TU Darmstadt / ULB / TUbiblio

Interfaces and interphases in nanoglasses: Surface segregation effects and their implications on structural properties

Adjaoud, Omar and Albe, Karsten (2016):
Interfaces and interphases in nanoglasses: Surface segregation effects and their implications on structural properties.
In: Acta Materialia, pp. 284-292, 113, ISSN 13596454, [Online-Edition: http://dx.doi.org/10.1016/j.actamat.2016.05.002],
[Article]

Abstract

Metallic nanoglasses can be prepared by cold compaction of amorphous nanoparticles initially condensed in inert gas atmosphere. Experimentally, it has been found that a characteristic feature of nanoglasses is the occurrence of atomic density variations within the microstructure, that cannot be explained by interface induced topological variations in a chemically homogeneous material. Here we present molecular dynamics simulations, which reveal that compositional variations between glass-glass interfaces and the volume material can result from surface segregation effects already present in the primary particles. By comparing results for Pd80Si20 and Cu64Zr36 metallic glasses, we show that amorphous nanoparticles install an inhomogenous elemental equilibrium distribution in the gas phase before they undergo the glass transition into the solid state. A detailed analysis of planar interfaces generated by merging chemically equilibrated surfaces shows that glass-glass interfaces can be understood as interphases of different composition and short-range order, where the local topology, free volume and local composition are intimately linked.

Item Type: Article
Erschienen: 2016
Creators: Adjaoud, Omar and Albe, Karsten
Title: Interfaces and interphases in nanoglasses: Surface segregation effects and their implications on structural properties
Language: English
Abstract:

Metallic nanoglasses can be prepared by cold compaction of amorphous nanoparticles initially condensed in inert gas atmosphere. Experimentally, it has been found that a characteristic feature of nanoglasses is the occurrence of atomic density variations within the microstructure, that cannot be explained by interface induced topological variations in a chemically homogeneous material. Here we present molecular dynamics simulations, which reveal that compositional variations between glass-glass interfaces and the volume material can result from surface segregation effects already present in the primary particles. By comparing results for Pd80Si20 and Cu64Zr36 metallic glasses, we show that amorphous nanoparticles install an inhomogenous elemental equilibrium distribution in the gas phase before they undergo the glass transition into the solid state. A detailed analysis of planar interfaces generated by merging chemically equilibrated surfaces shows that glass-glass interfaces can be understood as interphases of different composition and short-range order, where the local topology, free volume and local composition are intimately linked.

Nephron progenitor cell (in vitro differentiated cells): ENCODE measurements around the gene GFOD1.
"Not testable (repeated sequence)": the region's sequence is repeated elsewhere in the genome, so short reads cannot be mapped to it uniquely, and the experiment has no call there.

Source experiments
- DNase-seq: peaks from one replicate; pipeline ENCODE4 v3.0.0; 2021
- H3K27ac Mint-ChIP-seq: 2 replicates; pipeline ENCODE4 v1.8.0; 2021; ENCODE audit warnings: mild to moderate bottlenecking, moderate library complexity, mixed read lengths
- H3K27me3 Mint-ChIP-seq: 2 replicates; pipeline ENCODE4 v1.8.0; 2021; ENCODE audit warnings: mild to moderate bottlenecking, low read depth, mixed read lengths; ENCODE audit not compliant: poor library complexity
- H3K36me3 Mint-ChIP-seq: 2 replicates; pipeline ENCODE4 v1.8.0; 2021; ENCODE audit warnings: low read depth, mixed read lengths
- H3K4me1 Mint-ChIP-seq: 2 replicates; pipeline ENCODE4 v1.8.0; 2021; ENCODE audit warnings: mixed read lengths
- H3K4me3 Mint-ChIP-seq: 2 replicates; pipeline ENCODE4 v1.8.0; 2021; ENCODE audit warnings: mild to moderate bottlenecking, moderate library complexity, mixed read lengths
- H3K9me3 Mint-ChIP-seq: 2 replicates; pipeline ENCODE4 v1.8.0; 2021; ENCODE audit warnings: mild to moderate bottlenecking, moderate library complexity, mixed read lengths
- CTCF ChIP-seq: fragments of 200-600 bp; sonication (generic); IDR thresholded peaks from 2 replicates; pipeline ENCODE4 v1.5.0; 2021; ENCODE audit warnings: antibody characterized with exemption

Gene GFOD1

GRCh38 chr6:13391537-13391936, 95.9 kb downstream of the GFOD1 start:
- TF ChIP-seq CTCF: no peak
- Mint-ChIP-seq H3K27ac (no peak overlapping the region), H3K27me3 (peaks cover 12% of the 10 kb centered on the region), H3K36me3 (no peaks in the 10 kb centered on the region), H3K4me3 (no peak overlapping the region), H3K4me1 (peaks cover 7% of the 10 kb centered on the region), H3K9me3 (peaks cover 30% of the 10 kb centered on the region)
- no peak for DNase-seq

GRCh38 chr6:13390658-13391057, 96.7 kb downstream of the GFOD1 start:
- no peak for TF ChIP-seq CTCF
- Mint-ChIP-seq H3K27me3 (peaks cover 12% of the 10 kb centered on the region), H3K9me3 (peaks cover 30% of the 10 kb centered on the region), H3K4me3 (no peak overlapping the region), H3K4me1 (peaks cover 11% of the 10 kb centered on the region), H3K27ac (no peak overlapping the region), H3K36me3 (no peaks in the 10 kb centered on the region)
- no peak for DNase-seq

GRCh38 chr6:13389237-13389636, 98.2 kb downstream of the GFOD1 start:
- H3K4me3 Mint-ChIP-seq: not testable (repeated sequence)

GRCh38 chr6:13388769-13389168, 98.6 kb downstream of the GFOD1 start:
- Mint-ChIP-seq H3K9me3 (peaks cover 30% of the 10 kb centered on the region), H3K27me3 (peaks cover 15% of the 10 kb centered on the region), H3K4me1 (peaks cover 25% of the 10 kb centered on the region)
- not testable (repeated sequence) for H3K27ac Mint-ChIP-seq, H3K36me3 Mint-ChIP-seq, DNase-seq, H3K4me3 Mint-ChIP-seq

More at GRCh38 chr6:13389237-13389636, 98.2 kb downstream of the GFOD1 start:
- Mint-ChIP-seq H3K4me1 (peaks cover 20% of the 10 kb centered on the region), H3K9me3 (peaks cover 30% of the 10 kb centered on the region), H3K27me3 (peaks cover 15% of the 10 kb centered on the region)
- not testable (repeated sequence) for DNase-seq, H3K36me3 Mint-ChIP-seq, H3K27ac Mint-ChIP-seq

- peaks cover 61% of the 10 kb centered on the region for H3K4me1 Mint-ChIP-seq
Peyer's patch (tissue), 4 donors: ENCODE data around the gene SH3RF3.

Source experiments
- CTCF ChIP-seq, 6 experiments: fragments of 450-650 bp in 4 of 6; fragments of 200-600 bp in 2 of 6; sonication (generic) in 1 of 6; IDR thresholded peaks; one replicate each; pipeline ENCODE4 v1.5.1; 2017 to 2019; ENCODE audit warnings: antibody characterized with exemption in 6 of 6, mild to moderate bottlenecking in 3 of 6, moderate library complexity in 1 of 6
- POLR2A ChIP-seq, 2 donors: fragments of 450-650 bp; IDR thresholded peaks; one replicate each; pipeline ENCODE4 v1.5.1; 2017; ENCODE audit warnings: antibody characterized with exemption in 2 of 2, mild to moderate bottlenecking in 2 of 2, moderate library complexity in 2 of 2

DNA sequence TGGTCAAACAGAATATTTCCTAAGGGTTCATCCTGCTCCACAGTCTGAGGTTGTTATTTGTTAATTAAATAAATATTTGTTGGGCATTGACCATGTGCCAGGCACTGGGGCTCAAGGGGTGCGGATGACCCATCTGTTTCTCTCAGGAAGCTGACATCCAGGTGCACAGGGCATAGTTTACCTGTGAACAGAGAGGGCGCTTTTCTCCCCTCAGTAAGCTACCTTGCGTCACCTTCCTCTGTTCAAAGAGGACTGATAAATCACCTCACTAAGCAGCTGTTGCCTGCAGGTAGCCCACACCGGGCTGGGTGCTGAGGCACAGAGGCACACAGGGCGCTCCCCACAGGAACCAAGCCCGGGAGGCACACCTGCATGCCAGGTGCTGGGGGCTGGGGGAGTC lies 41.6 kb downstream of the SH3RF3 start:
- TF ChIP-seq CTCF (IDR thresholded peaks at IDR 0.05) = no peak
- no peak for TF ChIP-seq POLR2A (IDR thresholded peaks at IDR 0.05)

Journal or Publication Title: Acta Materialia
Volume: 113
Uncontrolled Keywords: Nanoglasses; Metallic glasses; Surface segregation; Nanoparticles; Interfaces; Molecular dynamics
Divisions: 11 Department of Materials and Earth Sciences
11 Department of Materials and Earth Sciences > Material Science
11 Department of Materials and Earth Sciences > Material Science > Materials Modelling
Zentrale Einrichtungen > University IT-Service and Computing Centre (HRZ) > Hochleistungsrechner
Zentrale Einrichtungen > University IT-Service and Computing Centre (HRZ)
Zentrale Einrichtungen
Date Deposited: 19 May 2016 09:31
Official URL: http://dx.doi.org/10.1016/j.actamat.2016.05.002
Identification Number: doi:10.1016/j.actamat.2016.05.002
Funders: The authors acknowledge the financial support of the Deutsche Forschungsgemeinschaft (DFG) through project Grant AL 578/15-1 and AL 578/6-2.
Export:

Optionen (nur für Redakteure)

View Item View Item